We wonder what’s more difficult, reaching up and trying to scrape and paint in a bobbing boat, or trying to forget that enormous mass of metal hanging above your very small, bobbing boat.

… and here’s what the whole ship looks like. For comparison’s sake, note the hoisted anchor — to the right of the number 61 on the bow. Click on the photo to enlarge the image.

U.S. Navy photo by Mass Communication Specialist 2nd Class Billy Ho

U.S. Navy photo by Mass Communication Specialist 2nd Class Billy Ho

December 20, 2013 at 1:19 am Leave a comment

AFRICA: What to Do About the Sahel UPDATE

Security First

Updates with U.S. terrorist organization designation for al-Mulathamun Battalion; background on UN concerns; quote from Garvelink and background on Mokhtar Belmokhtar.

WASHINGTON, D.C. — Africa’s vast Sahel region – on the southern edges of the Sahara Desert – has become the object of heightening international concern because of repeated droughts, political turmoil and violence. Many Western observers fear that the windswept region is becoming a breeding ground for disaffected Islamist extremists and terrorists spreading that violence across the continent — and possibly to Europe.

The U.S. State Department on Wednesday (December 18) named the al Mulathamun Battalion, a former al Qaeda-affiliated group operating in the Sahel, as a foreign terrorist organization. The group, once part of al Qaeda in the Islamic Maghreb (AQIM), became a separate organization in late 2012 after its leader, Mokhtar Belmokhtar, split with AQIM.

The Sahel Region. (Wikipedia)

The Sahel Region. (Wikipedia)

A United Nations official says 16 million people in the Sahel are at risk of hunger in 2014 due to conflicts and rapid population growth — despite recent good harvests and rainfall, according to a Reuters report.

And U.N. Secretary-General Ban Ki-moon warned that terrorism, trafficking in arms, drugs and people and other forms of transnational organized crime threaten security in the border region south of the Sahara. Because of the region’s vast size and porous borders, the security challenges can be addressed successfully “only if the countries in the region work together,” Ban told a U.N. Security Council meeting Dec. 12 on the Sahel situation.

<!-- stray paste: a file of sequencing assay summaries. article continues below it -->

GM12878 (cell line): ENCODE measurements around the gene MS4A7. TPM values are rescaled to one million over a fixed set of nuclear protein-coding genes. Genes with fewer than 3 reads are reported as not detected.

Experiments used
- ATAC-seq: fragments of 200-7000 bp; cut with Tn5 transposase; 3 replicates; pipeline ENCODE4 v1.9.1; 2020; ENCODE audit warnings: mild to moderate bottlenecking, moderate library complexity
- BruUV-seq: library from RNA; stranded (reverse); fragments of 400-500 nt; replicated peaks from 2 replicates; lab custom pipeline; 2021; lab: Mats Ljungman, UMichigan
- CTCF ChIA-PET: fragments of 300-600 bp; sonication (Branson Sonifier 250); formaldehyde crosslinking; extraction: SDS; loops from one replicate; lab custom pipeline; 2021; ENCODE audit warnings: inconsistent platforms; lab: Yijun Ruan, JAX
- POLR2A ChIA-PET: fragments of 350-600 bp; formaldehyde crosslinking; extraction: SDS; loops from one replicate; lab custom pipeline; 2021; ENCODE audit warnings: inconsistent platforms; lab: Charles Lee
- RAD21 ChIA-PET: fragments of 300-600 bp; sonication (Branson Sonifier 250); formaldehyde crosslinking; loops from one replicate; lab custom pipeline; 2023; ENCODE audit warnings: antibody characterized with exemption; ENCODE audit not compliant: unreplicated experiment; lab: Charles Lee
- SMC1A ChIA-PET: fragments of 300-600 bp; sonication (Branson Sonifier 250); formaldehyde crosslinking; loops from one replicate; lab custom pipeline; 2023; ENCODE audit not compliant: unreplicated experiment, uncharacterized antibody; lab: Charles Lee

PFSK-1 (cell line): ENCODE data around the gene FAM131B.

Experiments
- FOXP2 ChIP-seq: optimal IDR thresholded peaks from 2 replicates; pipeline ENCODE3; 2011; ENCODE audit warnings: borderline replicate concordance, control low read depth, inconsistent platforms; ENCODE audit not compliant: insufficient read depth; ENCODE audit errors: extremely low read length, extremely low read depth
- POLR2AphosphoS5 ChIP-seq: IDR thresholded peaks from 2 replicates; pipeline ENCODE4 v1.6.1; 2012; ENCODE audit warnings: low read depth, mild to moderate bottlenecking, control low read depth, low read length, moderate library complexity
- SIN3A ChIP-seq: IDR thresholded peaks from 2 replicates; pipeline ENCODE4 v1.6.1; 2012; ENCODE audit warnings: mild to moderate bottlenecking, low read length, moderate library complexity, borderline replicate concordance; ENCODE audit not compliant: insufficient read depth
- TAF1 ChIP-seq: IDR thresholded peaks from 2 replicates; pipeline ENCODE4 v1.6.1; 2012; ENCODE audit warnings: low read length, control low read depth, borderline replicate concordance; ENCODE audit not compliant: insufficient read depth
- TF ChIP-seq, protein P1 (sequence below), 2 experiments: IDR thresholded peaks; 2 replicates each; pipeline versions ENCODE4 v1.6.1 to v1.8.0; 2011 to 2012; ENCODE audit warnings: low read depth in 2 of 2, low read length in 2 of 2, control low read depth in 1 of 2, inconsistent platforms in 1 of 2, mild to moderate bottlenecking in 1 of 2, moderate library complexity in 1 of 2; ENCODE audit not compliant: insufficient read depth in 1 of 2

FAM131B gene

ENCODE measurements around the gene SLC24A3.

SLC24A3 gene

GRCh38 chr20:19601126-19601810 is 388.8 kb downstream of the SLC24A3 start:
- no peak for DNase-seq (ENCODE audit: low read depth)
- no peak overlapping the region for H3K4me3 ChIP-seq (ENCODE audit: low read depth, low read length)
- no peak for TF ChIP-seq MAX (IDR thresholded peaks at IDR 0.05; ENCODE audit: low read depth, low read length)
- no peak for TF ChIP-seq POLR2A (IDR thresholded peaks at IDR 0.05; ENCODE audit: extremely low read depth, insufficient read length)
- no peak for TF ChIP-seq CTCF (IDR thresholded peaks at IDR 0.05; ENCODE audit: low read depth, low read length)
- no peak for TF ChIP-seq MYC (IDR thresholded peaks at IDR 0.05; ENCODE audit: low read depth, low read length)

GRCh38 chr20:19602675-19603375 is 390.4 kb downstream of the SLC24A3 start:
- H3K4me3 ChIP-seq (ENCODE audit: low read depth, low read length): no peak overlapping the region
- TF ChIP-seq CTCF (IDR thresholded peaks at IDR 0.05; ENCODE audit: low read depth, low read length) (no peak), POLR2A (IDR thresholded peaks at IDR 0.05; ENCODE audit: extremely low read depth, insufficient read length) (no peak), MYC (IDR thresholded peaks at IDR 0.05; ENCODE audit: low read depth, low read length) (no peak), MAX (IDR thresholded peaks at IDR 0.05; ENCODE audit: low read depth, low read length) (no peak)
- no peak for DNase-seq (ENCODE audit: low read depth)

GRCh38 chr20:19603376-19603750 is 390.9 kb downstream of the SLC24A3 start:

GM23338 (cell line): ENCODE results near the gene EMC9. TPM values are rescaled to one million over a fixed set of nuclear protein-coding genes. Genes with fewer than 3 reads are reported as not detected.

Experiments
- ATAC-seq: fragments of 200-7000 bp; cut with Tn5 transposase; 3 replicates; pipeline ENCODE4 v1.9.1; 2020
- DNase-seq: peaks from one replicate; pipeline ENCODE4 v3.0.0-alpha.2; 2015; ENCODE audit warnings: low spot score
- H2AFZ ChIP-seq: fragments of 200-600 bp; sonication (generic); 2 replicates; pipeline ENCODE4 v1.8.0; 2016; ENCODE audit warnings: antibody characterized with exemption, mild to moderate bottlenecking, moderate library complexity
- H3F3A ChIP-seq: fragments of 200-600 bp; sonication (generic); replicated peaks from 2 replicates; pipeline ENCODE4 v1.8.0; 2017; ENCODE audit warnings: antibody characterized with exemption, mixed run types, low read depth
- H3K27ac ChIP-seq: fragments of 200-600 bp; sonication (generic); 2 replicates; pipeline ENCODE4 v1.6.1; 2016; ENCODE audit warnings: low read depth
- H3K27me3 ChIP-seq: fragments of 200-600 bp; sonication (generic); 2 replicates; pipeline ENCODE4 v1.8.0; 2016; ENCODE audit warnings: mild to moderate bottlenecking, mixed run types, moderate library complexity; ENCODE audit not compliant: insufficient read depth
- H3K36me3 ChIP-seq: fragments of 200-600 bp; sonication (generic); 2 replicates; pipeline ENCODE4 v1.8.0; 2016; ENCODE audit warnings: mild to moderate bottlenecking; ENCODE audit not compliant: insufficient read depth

Key to meeting those challenges is economic development and medical assistance, according to most of the panelists at a discussion Wednesday night on the troubled North African region at the Center for Strategic and International Studies, a Washington think tank

A 2012 drought across the 10-nation region left 11 million people in danger from what the U.N.’s Food and Agriculture Organization (FAO) calls food insecurity: They have used up their food stocks and are facing high food prices while awaiting the next harvest.

But violence in the area is on the increase, endangering outside aid workers trying to alleviate the crisis. “Never before has the intensity of conflict been so great,” said Santiago Martinez-Caro, general director of Casa Africa, the Spanish government’s diplomatic and economic outreach organization with Africa, where Spain once had colonies.

As the region’s economy continues to falter “the piracy issue is going to grow,” Martinez-Caro said, eventually sparking a multi-national military response like the one around the Horn of Africa on the continent’s eastern coast.

The people of the region are tough and resilient nomads, said journalist and film maker Donovan Webster. “All they need is water, education and some medical help,” he said, adding that clean water from newly dug wells has cut down on disease and migration.

Photo courtesy of Food and Agriculture Organization of the United Nations

Photo courtesy of Food and Agriculture Organization of the United Nations

But security remains a crucial issue for international organizations trying to assist victims of hunger, bad water and health problems, said Vivian Lowery Derryck, former assistant administrator for Africa at the U.S. International Development Agency (USAID).